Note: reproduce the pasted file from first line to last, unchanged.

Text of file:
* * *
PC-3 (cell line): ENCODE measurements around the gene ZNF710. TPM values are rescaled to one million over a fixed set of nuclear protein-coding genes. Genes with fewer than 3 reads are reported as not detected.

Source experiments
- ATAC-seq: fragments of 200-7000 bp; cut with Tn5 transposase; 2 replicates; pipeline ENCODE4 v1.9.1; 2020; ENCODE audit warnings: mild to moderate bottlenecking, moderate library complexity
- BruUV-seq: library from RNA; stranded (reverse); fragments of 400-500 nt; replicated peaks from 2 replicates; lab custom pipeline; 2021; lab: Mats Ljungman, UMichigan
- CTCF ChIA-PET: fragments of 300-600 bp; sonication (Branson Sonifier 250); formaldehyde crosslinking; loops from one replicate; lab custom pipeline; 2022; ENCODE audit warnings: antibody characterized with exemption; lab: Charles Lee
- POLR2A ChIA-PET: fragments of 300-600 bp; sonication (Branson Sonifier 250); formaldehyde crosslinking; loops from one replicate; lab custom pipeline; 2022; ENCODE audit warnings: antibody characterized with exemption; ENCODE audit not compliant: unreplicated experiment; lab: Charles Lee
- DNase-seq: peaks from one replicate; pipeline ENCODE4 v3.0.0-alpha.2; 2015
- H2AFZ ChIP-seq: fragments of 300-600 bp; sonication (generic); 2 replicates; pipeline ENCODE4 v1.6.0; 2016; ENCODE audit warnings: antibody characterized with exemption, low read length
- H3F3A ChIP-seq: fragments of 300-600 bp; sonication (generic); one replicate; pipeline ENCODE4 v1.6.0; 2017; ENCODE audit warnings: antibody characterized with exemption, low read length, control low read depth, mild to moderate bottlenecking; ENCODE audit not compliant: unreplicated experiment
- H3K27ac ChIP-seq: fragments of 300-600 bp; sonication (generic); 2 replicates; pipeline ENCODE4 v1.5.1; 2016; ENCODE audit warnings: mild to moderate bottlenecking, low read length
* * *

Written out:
PC-3 (cell line): ENCODE measurements around the gene ZNF710. TPM values are rescaled to one million over a fixed set of nuclear protein-coding genes. Genes with fewer than 3 reads are reported as not detected.

Source experiments
- ATAC-seq: fragments of 200-7000 bp; cut with Tn5 transposase; 2 replicates; pipeline ENCODE4 v1.9.1; 2020; ENCODE audit warnings: mild to moderate bottlenecking, moderate library complexity
- BruUV-seq: library from RNA; stranded (reverse); fragments of 400-500 nt; replicated peaks from 2 replicates; lab custom pipeline; 2021; lab: Mats Ljungman, UMichigan
- CTCF ChIA-PET: fragments of 300-600 bp; sonication (Branson Sonifier 250); formaldehyde crosslinking; loops from one replicate; lab custom pipeline; 2022; ENCODE audit warnings: antibody characterized with exemption; lab: Charles Lee
- POLR2A ChIA-PET: fragments of 300-600 bp; sonication (Branson Sonifier 250); formaldehyde crosslinking; loops from one replicate; lab custom pipeline; 2022; ENCODE audit warnings: antibody characterized with exemption; ENCODE audit not compliant: unreplicated experiment; lab: Charles Lee
- DNase-seq: peaks from one replicate; pipeline ENCODE4 v3.0.0-alpha.2; 2015
- H2AFZ ChIP-seq: fragments of 300-600 bp; sonication (generic); 2 replicates; pipeline ENCODE4 v1.6.0; 2016; ENCODE audit warnings: antibody characterized with exemption, low read length
- H3F3A ChIP-seq: fragments of 300-600 bp; sonication (generic); one replicate; pipeline ENCODE4 v1.6.0; 2017; ENCODE audit warnings: antibody characterized with exemption, low read length, control low read depth, mild to moderate bottlenecking; ENCODE audit not compliant: unreplicated experiment
- H3K27ac ChIP-seq: fragments of 300-600 bp; sonication (generic); 2 replicates; pipeline ENCODE4 v1.5.1; 2016; ENCODE audit warnings: mild to moderate bottlenecking, low read length